Look at the following list. Which of the following is made in the USA?
A) Converse Shoes
B) Gerber Baby Food
C) Schwinn Bicycles
D) Craftsman Tools
E) Under Armour
F) York Peppermint Patties
G) All of the Above
H) None of the Above
The answer is at the end of this article.
While researching, I discovered it’s tough to find products entirely made in the USA. It’s even harder to understand what criteria the US government uses to allow companies to make that claim.
What does Made in the USA mean? I’ll try answering that question by exploring a little bit of history and explaining how Asian markets grew to dominate global manufacturing.
Fear of Another Depression
During the early 1940s, economists predicted that the US would sink into another depression after World War II. Nobel Prize winner, Paul Samuelson, worried that unless wartime controls were extended,
millions of military personnel returning from the war would suddenly re-enter the labor market creating the greatest period of unemployment and industrial dislocation which any economy has ever faced.
The recipe for economic disaster was there. Millions of people transitioned from low to high productivity jobs. Extremely high tax rates and rationing of popular goods were acceptable measures because of the support for the war effort.
If you combined all these efforts, it boiled down to a simple premise: there were fewer goods to purchase for an American workforce earning all-time high wages.
However, because the US government persuaded people to save their money, hyperinflation and other economic woes were avoided. In addition to high wages, savings was also at an all-time high.
Fortunately, Americans being smart with their money laid the foundation for the post-war economy. Between 1945 and 1975 was considered “one of the greatest eras of economic expansion in world history.”
Retooling US Manufacturing
After the war, US manufacturing stopped producing war material, retooled, and made goods that changed the country.
For the first time in decades, Americans had extra money to spend.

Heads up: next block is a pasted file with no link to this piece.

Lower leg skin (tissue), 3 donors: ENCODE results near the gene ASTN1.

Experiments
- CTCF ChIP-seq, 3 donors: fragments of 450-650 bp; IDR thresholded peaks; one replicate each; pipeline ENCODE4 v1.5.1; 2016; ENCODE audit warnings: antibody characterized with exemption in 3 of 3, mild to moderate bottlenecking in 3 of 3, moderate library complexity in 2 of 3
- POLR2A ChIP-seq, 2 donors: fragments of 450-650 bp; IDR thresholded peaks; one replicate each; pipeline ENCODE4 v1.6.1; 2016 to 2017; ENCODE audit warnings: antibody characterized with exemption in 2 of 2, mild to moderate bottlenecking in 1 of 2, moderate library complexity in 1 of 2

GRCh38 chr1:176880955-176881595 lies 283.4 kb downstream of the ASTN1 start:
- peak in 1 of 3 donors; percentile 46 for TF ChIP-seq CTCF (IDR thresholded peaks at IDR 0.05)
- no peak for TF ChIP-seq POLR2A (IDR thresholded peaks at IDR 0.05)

People left cities and moved to the suburbs. Whole industries appeared, such as fast food restaurants, gas stations, and shopping centers.
In 1945, there were only eight shopping centers in the United States. That number grew to nearly 4,000 in 15 years.
There were several reasons why the US economy grew at such a historic pace, primarily:
- Automobile production quadrupled
- The Cold War led to a rise in defense spending
- A housing boom fed by the GI Bill
The GI Bill
Seeds of the GI Bill were sown decades earlier.
The assimilation of World War I veterans back to civilian life didn’t go well. With so many men flooding the labor market, many couldn’t make ends meet, even with help from government programs.
Congress passed the Bonus Act of 1924, which promised veterans a bonus based on the number of days served. But wouldn’t be paid until 1945, almost 20 years later, much too late to help countless struggling veterans.
In 1932, 20,000 frustrated veterans marched on Washington, D.C. and wanted their bonuses.
President Hoover sent the Army to disperse the veterans and the result became a turning point for veteran’s rights.
12 years later on June 22, 1944, President Roosevelt signed the GI Bill into law.
The GI Bill contributed many benefits for the returning military such as extending medical care for veterans and providing unemployment benefits.
Perhaps the most influential part of the bill was the guaranteed loans offered by the US government without a down payment.
This gave veterans the opportunity to leave life in the city and buy their house.
Between the end of World War II and 1966, one-fifth of all single-family residences built were financed by the home loan program for veterans of World War II or the Korean War.
The US Changing Economy
The labor pool also changed. There are two segments of the US workforce: producing goods and providing services.
Paper mills, automobile factories, and steel mills are examples of producing goods. Bankers, baristas, mechanics, and waiters provide services.
After the war, increased productivity created more goods available for people than what they demanded.
This led to manufacturers laying people off because they didn’t need them.
At the same time, because Americans had more money to spend, the service segment took off.
Inevitably in 1956, the service industry segment became the largest workforce segment and remains so to this day.
Of all the various pieces of the economy after the war, farming took the biggest hit. Agriculture advances led to improved crop management and more efficient farming techniques.
American farmers started growing enough food to feed the world. This led to a familiar problem; farming didn’t need as many farmers.
Soon, displaced farm workers were forced to enter an already saturated work environment.
There was one significant drawback to the economic expansion: a labor shortage.
There were so few people available in the workforce that companies at times resorted to begging people to come work for them.